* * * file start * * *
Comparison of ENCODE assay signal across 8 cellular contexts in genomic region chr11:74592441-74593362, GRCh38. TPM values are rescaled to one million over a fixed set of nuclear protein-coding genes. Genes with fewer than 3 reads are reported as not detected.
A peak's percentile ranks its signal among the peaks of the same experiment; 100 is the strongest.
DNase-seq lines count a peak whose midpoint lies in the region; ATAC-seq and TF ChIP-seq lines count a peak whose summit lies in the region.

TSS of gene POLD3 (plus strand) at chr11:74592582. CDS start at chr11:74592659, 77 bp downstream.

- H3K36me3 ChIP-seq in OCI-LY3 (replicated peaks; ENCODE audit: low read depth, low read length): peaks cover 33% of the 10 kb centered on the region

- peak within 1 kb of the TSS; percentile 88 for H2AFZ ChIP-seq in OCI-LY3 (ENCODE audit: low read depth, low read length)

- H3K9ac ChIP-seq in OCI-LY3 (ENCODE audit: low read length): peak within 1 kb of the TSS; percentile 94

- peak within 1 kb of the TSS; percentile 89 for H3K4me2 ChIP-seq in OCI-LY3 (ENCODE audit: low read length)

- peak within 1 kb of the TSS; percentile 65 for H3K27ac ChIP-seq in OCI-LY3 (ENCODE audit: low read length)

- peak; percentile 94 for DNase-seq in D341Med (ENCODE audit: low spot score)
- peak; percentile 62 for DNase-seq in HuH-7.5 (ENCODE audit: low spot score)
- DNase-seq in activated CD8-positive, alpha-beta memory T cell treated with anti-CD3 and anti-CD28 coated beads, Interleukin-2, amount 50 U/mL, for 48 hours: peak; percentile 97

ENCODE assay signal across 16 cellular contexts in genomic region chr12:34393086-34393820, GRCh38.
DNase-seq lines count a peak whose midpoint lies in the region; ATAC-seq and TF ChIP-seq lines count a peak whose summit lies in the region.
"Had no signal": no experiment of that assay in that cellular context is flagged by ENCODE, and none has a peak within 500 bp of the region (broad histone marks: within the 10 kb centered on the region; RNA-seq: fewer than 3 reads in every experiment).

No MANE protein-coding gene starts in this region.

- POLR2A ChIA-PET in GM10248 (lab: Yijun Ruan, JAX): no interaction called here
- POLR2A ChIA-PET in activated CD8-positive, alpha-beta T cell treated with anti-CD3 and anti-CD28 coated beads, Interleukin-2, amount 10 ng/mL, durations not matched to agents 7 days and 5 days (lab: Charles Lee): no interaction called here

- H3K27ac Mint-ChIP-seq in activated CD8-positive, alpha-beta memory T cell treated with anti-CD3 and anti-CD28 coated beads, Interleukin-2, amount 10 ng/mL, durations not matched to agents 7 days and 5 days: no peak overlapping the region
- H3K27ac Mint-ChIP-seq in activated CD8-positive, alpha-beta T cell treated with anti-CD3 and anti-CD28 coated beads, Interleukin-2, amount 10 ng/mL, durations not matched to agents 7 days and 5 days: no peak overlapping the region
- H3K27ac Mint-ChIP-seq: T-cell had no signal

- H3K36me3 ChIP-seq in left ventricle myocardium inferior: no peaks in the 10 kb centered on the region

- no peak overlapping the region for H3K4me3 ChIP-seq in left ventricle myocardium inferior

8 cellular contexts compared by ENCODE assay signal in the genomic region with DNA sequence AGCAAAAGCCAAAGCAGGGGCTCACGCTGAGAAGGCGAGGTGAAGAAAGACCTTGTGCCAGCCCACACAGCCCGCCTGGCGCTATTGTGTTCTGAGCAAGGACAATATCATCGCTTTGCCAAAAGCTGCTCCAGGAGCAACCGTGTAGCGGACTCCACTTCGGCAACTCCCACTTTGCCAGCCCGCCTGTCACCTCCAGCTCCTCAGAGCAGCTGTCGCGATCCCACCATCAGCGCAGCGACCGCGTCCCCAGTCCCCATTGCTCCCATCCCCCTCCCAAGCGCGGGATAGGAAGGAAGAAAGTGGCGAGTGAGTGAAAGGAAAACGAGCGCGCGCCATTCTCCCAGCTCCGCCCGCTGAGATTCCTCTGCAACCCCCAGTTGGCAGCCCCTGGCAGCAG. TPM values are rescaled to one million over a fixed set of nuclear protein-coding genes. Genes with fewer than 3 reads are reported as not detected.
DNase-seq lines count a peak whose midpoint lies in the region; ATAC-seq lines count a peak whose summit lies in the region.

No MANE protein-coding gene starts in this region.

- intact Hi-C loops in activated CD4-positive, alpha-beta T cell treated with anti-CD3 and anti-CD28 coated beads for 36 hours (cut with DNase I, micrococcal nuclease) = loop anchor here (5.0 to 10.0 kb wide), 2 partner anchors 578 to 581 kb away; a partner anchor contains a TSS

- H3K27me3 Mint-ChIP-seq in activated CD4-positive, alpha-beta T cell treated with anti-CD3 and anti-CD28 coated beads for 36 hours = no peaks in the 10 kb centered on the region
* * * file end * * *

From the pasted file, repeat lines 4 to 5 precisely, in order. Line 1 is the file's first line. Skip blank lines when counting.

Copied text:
TSS of gene POLD3 (plus strand) at chr11:74592582. CDS start at chr11:74592659, 77 bp downstream.

- H3K36me3 ChIP-seq in OCI-LY3 (replicated peaks; ENCODE audit: low read depth, low read length): peaks cover 33% of the 10 kb centered on the region